Friday, 16 July 2021

Seaside Modern Lecture

Eric Ravilious, Mackerel Sky, 1938, watercolour



Whether you've been to Seaside Modern at Hastings Contemporary, are planning to go or wish you could go but can't, you might enjoy my online lecture on 22 July. It includes many of the artworks in the show along with works that were either unavailable or couldn't be squeezed in, and there are more archive photos and that kind of thing.

When I was putting the exhibition together I realised that there were two stories to be told, neither of which I'd considered before; two interwoven stories. The first is about people in Britain and their relationship with the beach, which changed from being predominantly a working environment in the early 19th century to being a place to relax. The numbers of people who were able to enjoy a day or more at the beach every year went up and up and up until the 1970s, when we started jetting to the Med instead. Women were liberated from the bathing machine...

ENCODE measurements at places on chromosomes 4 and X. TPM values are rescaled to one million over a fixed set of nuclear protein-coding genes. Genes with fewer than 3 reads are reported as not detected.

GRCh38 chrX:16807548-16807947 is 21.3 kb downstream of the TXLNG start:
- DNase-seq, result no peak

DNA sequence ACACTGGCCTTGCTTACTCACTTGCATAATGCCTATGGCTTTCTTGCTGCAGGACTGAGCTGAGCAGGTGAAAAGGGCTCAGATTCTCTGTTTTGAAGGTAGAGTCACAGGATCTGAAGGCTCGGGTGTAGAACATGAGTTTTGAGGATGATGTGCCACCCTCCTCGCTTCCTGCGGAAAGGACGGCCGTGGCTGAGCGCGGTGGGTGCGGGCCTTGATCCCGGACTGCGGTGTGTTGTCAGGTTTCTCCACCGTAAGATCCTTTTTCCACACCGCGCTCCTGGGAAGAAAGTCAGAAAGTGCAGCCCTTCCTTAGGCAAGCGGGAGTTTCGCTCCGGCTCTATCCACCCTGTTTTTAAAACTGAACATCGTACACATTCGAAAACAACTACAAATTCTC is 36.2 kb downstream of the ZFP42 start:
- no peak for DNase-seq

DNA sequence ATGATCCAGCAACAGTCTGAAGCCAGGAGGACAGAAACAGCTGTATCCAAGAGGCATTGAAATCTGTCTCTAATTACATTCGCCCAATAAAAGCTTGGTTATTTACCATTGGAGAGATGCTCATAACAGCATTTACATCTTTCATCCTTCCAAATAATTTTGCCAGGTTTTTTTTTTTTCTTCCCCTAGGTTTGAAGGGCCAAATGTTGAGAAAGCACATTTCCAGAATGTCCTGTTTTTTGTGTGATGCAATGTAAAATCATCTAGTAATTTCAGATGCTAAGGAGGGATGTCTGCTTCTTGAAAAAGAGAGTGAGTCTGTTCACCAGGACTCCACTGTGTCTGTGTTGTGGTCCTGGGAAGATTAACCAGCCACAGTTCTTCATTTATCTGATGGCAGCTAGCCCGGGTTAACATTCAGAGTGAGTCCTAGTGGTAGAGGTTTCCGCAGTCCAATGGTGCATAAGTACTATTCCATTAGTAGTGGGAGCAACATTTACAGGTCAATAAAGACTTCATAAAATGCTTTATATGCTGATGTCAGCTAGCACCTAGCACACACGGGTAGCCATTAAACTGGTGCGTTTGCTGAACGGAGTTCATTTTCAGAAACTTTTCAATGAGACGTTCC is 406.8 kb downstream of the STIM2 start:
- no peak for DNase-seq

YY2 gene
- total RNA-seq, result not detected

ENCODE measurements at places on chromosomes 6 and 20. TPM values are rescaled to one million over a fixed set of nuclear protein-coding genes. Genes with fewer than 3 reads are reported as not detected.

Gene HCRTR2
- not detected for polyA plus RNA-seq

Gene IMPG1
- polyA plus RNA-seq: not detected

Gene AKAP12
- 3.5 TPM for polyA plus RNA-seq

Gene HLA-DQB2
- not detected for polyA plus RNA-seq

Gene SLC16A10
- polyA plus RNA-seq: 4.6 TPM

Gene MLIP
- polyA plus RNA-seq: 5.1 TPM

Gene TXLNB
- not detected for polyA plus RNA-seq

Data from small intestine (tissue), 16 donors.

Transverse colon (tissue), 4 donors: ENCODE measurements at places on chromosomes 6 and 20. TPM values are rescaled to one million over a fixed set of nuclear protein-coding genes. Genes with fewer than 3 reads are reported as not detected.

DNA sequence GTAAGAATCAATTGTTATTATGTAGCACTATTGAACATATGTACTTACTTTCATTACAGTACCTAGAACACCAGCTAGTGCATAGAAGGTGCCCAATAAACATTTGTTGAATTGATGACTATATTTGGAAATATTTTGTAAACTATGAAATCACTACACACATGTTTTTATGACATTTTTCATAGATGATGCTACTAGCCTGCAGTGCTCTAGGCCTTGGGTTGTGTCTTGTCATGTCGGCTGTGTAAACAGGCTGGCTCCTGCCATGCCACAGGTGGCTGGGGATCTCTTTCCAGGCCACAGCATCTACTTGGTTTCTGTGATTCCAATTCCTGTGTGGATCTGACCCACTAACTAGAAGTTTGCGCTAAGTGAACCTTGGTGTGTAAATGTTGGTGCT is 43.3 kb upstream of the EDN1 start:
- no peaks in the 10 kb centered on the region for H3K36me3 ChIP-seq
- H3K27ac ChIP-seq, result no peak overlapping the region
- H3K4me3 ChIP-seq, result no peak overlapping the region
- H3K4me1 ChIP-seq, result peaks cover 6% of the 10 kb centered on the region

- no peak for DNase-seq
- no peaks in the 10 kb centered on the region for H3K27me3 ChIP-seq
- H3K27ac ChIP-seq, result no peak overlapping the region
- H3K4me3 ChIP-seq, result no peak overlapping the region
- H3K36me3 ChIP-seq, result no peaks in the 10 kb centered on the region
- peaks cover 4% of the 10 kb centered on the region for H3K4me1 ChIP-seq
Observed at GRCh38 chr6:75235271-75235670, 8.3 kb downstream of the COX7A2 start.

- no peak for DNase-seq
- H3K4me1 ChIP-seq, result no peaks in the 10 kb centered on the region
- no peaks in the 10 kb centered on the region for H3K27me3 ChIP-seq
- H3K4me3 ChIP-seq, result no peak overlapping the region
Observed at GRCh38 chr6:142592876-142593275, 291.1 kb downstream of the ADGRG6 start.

Artists too joined the rush to the coast, not only the more conventional painters of views but some of the most adventurous modern artists of the day. Paul Nash enjoyed two periods of intense creativity by the sea. Ravilious made his name with some stunning work on the coast. Moore and Hepworth were inspired by the erosion of stones. 

Henry and Irina Moore, Ben Nicholson, Mary Jenkins,
Happisburgh 1931

I put together this lecture in part because it allows me to explore these themes in different ways, and to show works and archive material that were unavailable or just didn't fit. I hope you'll join me!

 Seaside Modern: Art and Life on the Beach - online lecture, 7.30pm, 22 July (recording available for ticket holders), tickets:

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